“…To this very day, if you ask for my religion, I say ‘Orthodox Hebrew’ – in the sense that the church [sic] I’m not attending is that one. If I were to go to a church, that’s the one I would go to. That’s the one I failed. It doesn’t mean I’m something else…”
Those are the words of the famous physicist and Nobel laureate I. I. Rabi (1898-1988), quoted in the book “Rabi, Scientist and Citizen.” He was born into an observant family in Galicia, and was still a baby when his parents immigrated to the United States.
Although he eventually lost his connection to Jewish observance, he confided toward the end of his life that “Sometimes I feel I shouldn’t have dropped it so completely”; and, as his earlier words above testify, he rejected the idea that Judaism could ever be anything other than what it always has been, or that he – or any Jew – could ever be anything other than an Orthodox Jew – whether or not he chose to live like one.
A similar sentiment was voiced several years ago by then-Knesset speaker Reuven Rivlin, the man elected last week to be Israel’s 10th president.
In a 2006 Knesset speech, Mr. Rivlin, who has been described as secular, said that he “has no doubt… that the status of Judaism according to Halacha is what has kept us going for 3,800 years” and that “besides it there is nothing.” During that same address, he explained that if non-halachic conversion standards were to be adopted by Israel, the state would be abandoning a “religious definition” of Jewishness for a mere “civic” one with no inherent meaning.
And back in 1989, after visiting two Reform temples, he was blunter still, calling the liberal Jewish movement “a completely new religion without any connection to Judaism.”
Mr. Rivlin was assailed by adherents of non-Orthodox Jewish movements on both those occasions, and his present ascendancy to the Israeli presidency has understandably caused them renewed heartburn.
“He may be open-minded on a variety of issues,” Uri Regev, a Reform rabbi who now heads the “religious pluralism” organization Hiddush, sniffed about the president-elect, “but his mind was made up” about Judaism’s definition. He is “the same old anti-liberal, close-minded traditionalist Israeli.”
Former Reform leader Eric Yoffie echoed that judgment before Mr. Rivlin’s election, pointedly warning that he expects “candidates for president to act in an appropriate and respectful manner to all elements of the Jewish world.”
And the current head of the Reform movement, Rick Jacobs, recently penned an open letter in Haaretz to Mr. Rivlin, in which he reminded the Israeli president-elect of the “stunning insensitivity” he had displayed toward the “dominant religiosity of North American Jewry” (a risible description if ever there were one) and expressed his hope that “you’re ready to update your harsh and rather unenlightened views of our dynamic, serious and inspiring expression of Judaism” (ditto).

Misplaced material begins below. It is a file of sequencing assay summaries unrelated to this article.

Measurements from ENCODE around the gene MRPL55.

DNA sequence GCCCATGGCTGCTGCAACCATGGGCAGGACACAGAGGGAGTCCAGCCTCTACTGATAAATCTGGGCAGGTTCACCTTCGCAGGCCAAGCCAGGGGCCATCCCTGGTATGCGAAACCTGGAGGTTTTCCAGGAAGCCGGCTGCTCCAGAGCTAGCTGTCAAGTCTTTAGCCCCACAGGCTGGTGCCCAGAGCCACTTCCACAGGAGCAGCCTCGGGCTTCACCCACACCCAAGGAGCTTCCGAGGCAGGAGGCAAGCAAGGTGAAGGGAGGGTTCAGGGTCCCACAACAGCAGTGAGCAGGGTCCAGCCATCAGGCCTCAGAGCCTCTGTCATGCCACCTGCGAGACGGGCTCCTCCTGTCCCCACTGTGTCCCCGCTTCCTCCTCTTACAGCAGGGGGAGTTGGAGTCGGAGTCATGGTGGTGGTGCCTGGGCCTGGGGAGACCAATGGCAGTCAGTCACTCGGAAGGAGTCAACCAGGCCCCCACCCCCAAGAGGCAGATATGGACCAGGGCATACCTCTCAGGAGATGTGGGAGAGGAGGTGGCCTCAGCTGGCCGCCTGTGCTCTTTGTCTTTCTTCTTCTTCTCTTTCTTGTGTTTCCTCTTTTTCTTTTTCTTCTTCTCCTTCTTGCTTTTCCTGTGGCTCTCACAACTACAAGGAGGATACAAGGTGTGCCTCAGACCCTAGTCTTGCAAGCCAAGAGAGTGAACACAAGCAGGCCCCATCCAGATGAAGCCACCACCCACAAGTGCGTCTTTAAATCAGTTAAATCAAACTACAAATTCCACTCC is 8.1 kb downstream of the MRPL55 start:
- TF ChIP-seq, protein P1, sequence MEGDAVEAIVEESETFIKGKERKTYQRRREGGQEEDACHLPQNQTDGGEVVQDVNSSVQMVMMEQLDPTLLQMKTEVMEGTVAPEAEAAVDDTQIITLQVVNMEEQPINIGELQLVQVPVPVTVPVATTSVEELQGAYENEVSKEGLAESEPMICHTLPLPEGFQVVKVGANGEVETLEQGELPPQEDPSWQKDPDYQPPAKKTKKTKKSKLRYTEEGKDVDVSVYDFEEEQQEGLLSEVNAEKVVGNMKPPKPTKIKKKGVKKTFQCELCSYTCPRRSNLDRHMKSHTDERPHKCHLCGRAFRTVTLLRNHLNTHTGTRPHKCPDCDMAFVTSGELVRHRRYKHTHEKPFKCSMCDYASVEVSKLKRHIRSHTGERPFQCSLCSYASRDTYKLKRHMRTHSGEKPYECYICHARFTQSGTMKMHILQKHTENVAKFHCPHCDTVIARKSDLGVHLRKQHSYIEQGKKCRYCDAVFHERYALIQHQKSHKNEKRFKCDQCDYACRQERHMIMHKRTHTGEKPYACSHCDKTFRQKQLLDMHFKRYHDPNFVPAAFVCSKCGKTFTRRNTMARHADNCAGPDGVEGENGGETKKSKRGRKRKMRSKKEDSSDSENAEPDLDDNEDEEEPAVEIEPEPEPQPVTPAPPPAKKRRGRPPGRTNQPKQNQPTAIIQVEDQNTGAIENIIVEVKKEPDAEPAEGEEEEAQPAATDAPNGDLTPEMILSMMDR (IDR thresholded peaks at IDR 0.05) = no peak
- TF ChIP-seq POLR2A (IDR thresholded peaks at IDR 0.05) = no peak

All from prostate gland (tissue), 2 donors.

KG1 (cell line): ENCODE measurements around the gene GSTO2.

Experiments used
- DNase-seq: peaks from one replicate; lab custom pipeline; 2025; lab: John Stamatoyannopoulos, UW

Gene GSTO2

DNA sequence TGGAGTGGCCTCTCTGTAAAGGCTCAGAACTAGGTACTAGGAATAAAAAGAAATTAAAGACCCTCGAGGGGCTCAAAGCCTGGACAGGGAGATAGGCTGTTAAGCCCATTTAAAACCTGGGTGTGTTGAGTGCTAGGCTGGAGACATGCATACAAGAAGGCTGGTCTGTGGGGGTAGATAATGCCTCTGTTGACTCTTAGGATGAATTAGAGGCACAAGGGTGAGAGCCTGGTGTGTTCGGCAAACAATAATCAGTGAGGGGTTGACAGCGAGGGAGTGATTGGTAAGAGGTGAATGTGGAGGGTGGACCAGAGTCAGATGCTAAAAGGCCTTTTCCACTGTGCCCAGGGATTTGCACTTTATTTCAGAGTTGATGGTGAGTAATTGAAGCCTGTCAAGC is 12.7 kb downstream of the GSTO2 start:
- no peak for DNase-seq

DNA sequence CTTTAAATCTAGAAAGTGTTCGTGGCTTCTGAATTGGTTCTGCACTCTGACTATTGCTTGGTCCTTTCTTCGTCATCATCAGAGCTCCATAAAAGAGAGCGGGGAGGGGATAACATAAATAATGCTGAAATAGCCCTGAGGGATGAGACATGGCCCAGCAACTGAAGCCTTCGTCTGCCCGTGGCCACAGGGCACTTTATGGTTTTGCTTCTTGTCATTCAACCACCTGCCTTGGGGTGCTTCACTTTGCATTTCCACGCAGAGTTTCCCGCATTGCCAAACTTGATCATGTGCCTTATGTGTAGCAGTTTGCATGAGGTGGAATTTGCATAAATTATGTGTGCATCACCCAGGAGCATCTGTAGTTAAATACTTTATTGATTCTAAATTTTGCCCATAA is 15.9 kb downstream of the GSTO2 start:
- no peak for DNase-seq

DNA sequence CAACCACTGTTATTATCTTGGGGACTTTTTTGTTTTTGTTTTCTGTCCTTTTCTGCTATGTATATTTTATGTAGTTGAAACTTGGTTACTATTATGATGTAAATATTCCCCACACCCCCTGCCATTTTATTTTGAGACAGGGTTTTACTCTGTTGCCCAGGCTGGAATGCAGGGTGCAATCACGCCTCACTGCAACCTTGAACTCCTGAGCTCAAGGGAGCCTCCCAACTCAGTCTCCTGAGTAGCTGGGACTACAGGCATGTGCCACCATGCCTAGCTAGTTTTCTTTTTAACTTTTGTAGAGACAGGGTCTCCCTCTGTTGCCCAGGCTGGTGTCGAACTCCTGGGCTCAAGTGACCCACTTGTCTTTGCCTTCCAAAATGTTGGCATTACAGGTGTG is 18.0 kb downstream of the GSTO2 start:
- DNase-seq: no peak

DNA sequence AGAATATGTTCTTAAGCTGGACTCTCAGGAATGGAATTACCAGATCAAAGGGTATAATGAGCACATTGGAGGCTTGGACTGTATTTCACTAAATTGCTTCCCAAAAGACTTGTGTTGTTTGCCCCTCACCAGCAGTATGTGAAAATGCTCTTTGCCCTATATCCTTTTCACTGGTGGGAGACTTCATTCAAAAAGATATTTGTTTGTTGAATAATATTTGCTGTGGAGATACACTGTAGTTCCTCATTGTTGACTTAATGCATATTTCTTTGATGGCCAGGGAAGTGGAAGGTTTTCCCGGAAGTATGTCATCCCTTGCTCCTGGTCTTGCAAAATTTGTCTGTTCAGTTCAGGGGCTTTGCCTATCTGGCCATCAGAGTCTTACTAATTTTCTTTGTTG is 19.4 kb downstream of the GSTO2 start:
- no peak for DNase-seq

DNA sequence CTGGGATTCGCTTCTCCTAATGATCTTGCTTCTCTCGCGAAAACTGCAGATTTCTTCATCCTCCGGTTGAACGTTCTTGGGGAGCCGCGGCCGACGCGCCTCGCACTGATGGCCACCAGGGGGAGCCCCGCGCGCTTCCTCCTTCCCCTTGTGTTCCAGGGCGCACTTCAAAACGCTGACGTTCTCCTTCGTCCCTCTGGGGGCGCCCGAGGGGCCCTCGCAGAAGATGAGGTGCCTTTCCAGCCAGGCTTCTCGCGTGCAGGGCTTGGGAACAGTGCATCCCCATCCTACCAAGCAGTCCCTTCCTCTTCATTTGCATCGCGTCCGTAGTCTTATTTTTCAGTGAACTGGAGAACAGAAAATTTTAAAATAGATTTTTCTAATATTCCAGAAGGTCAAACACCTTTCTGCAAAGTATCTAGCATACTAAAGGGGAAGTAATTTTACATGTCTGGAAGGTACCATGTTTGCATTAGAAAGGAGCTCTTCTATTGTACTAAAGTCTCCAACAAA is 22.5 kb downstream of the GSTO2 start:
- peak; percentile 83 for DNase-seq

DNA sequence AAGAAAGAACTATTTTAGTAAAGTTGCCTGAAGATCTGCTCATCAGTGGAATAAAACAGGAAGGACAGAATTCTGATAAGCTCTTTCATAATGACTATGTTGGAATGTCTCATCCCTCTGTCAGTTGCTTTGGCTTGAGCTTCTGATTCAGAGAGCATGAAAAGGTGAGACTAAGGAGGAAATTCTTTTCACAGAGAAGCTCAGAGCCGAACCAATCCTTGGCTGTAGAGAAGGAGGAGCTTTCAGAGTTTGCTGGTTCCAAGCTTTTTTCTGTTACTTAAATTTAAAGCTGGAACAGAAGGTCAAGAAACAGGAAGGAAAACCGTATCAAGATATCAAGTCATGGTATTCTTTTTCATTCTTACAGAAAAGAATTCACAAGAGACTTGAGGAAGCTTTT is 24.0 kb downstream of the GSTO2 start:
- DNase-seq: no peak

Whether Mr. Rivlin, who by all accounts is a pleasant fellow, will see a need to assuage the umbrage-takers remains to be seen. He may succumb to the pressures, although one hopes that he will not sacrifice principle for pacification.
The fact that the new president’s old statements have been dredged up and placed in the spotlight, however, is a healthy development. For it informs the “dominant religiosity of North American Jewry” – in other words, the vast population of the Jewishly ignorant – that disinterested, objective observers readily perceive that there is only one Judaism, the original one.
The conniptions over Mr. Rivlin’s comments also call attention to the fact that, while various Jewish groups were “evolving” new theologies and practices, and abandoning the mesorah, the community of Jews who remained faithful to the Jewish religious tradition didn’t peter out, as so many had expected (and so many had hoped), but rather thrived, and continues to thrive, b”H, mightily.
By contrast, American Jewry outside the Orthodox world is in deep demographic crisis. The intermarriage and assimilation that concerned us greatly decades ago have only intensified and accelerated. Long gone are the days when a person presenting himself as a Jew can be presumed to be halachically Jewish.
And yet, there are still countless actual Jews out there, Jews who lack the benefit of an observant upbringing or a Jewish education, and are under the delusion that Judaism is a smorgasbord of offerings. They are, moreover, relentlessly bombarded with articles in the “mainstream” “Jewish” media that, in effect, warn them not to dare sample the Orthodox tray, that it will make them sick.
What can we do to help those cherished if distant fellow Jews? Ultimately, be who we are supposed to be. Many who have gotten their impressions of Orthodox Jews from actually seeing true Orthodox life and behavior (rather than from the media malshinim) have in fact returned to their spiritual roots.
But a first step is the promotion of a truism, one that was voiced by a nuclear physicist and an Israeli president.
© Hamodia 2014